Since plants are non-motile, and "cold blooded" a lot the their enzymes have evolved to be active over a very wide temperature range. Unlike warm-blooded animals where quite a few enzymes only operate in a 10 C window around 37 C. I seem to recall however that even salivary amylase is quite temperature stable, like it's plant counterpart.

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Old 05-19-2009, 04:07 PM   #7
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What if find more amazing is the thermal stability of the amylases. Most plant enzymes can't handle much over 45 C. Can you imagine what brewing would be like if you couldn't heat the mash over 120 F? It would be a lot slowly and more than likely sour.
I found that amazing, too, especially when you consider that the major differences in thermostability among different strains of barley is a result of 3 very specific mutations: R115C, V233A and L347S.

I can understand how arginine to cysteine could increase thermostability, and leucine to serine by increasing hydrophilicity, but valine to alanine? Odd, indeed.

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I can think of a good reason and any compulsive composter can back me up. Decaying vegetable matter gets hot. Enzymes that stay active at temperatures that kill most bacteria would be highly advantageous to a germinating seed.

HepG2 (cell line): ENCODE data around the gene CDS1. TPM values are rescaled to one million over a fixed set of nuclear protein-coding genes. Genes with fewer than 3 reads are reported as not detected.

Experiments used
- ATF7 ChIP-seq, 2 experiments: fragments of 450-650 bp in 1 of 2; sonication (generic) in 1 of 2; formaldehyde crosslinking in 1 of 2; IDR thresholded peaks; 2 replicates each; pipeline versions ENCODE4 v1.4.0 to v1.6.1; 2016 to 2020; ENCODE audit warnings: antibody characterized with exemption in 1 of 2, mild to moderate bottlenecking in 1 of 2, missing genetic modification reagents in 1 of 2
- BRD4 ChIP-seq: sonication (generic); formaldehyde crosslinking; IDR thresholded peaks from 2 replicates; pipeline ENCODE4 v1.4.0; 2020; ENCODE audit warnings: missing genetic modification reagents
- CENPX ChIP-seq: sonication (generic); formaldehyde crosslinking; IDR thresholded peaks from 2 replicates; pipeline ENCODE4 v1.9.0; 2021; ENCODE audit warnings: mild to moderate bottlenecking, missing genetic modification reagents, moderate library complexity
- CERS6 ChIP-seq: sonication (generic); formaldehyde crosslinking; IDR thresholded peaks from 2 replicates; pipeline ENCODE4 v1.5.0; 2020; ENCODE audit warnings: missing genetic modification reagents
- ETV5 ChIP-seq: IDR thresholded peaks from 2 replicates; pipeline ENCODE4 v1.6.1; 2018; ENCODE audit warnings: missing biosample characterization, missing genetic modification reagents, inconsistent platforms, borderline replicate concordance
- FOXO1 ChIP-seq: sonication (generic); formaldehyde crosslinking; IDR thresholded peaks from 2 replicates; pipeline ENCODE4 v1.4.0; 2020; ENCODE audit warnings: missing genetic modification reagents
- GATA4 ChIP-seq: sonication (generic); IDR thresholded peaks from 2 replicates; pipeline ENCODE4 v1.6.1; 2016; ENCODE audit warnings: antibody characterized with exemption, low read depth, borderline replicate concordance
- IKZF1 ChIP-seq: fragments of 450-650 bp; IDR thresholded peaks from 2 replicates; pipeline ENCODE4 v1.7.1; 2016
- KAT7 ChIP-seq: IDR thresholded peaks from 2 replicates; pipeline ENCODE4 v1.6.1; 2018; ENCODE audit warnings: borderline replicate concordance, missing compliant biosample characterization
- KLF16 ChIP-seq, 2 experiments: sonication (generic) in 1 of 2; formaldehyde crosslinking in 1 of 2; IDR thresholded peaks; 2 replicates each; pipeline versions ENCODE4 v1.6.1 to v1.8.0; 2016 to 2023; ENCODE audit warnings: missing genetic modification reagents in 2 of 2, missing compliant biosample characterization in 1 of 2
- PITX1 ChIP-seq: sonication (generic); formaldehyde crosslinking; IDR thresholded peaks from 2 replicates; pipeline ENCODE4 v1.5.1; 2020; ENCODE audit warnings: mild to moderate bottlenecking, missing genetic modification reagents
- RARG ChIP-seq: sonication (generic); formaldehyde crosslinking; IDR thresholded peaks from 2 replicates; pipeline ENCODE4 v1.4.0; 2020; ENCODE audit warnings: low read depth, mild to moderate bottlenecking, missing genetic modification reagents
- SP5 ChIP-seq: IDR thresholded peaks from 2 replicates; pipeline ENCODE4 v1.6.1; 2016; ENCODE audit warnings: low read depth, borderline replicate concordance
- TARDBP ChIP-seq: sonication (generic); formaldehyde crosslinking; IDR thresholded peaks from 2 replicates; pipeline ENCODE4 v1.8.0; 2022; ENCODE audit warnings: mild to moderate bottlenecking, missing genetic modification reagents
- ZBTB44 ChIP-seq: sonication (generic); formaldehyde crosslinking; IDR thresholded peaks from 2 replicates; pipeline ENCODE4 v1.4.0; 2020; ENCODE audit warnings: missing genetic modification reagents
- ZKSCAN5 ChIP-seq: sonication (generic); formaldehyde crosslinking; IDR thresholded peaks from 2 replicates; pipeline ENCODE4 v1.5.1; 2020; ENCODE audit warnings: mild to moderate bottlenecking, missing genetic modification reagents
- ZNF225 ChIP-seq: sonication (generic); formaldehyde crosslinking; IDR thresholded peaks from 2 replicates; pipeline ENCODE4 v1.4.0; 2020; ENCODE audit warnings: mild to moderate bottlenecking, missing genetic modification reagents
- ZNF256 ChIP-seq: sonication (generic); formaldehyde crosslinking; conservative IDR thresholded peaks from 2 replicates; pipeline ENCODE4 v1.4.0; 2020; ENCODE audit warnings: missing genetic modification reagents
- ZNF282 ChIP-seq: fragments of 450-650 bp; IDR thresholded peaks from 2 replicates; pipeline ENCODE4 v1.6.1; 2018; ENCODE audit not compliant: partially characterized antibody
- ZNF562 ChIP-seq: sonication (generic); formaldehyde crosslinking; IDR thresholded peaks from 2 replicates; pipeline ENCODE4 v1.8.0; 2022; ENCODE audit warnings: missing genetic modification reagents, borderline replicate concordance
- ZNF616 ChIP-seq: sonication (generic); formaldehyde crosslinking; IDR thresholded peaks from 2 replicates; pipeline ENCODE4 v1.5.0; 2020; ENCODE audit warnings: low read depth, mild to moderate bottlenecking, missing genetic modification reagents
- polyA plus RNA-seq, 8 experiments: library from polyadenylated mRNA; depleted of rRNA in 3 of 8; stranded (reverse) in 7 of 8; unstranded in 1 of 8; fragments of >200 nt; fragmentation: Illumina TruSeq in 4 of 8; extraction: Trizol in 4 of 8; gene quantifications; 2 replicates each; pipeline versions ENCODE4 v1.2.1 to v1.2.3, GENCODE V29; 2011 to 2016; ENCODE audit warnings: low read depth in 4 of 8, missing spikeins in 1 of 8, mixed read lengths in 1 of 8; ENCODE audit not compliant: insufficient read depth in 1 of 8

Well done. I'd buy that.
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Old 05-20-2009, 01:18 AM   #8
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Let's not forget selective breeding of the base cereal grain for several thousand years..or you could just say God did it and forget about the whole "science" thing.

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Old 05-20-2009, 01:35 AM   #9
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Let's not forget selective breeding of the base cereal grain for several thousand years..or you could just say God did it and forget about the whole "science" thing.

I totally agree, with a caveat :-)

I believe in higher intelligence aka godly entity, but I don't think it disproves the science of it... god makes science... it is complicated as hell for us lowely men and women, but for a being like god(dess) it is all done with the blink of an eye.

and thank the gods they did it so we can brew!
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Old 05-20-2009, 02:47 AM   #10
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Quote:
Originally Posted by Kaiser View Post
Have you ever though that it is not a coincident that the mash pH that we get when we mix malt with moderately hard water is just the right pH for enzyme activity?]
No. If it weren't the case, then we wouldn't be making beer...just like the anthropic principle.